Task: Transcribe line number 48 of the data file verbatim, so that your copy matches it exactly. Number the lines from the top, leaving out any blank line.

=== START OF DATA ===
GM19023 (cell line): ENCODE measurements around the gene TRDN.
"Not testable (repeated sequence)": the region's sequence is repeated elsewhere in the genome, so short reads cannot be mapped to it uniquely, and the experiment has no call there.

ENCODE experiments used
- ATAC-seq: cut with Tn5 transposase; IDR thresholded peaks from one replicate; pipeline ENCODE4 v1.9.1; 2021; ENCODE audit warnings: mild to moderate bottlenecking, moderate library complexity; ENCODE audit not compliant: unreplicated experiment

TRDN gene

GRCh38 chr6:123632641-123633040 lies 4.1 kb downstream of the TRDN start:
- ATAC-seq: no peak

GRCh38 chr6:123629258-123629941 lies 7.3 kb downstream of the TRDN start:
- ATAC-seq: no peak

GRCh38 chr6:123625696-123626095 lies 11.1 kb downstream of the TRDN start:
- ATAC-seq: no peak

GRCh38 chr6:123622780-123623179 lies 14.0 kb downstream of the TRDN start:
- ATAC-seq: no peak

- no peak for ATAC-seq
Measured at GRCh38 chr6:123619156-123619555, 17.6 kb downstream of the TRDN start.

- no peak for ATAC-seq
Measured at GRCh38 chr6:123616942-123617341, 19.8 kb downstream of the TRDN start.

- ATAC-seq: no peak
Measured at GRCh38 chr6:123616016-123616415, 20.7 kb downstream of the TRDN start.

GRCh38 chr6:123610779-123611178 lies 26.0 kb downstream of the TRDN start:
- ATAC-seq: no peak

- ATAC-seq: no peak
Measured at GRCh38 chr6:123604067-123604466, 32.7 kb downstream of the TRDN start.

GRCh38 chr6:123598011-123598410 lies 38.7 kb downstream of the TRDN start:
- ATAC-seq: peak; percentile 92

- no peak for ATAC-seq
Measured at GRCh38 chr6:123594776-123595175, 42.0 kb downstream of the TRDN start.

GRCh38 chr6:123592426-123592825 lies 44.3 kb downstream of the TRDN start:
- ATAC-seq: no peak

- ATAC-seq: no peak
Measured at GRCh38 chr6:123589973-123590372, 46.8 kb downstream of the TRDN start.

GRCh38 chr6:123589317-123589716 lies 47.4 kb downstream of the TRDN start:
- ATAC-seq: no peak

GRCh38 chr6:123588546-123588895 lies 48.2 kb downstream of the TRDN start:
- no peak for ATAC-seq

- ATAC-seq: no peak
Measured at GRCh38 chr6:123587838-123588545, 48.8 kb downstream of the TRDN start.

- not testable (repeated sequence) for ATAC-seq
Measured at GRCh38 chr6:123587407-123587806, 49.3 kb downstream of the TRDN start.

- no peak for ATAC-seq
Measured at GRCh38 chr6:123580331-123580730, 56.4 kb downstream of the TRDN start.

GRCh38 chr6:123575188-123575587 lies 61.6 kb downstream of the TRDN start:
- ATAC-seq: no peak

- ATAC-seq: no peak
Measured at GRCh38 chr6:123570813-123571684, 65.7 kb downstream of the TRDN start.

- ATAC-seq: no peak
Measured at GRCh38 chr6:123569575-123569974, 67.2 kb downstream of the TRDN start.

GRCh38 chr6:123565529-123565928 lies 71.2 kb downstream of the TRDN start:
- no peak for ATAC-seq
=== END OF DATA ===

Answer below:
GRCh38 chr6:123565529-123565928 lies 71.2 kb downstream of the TRDN start: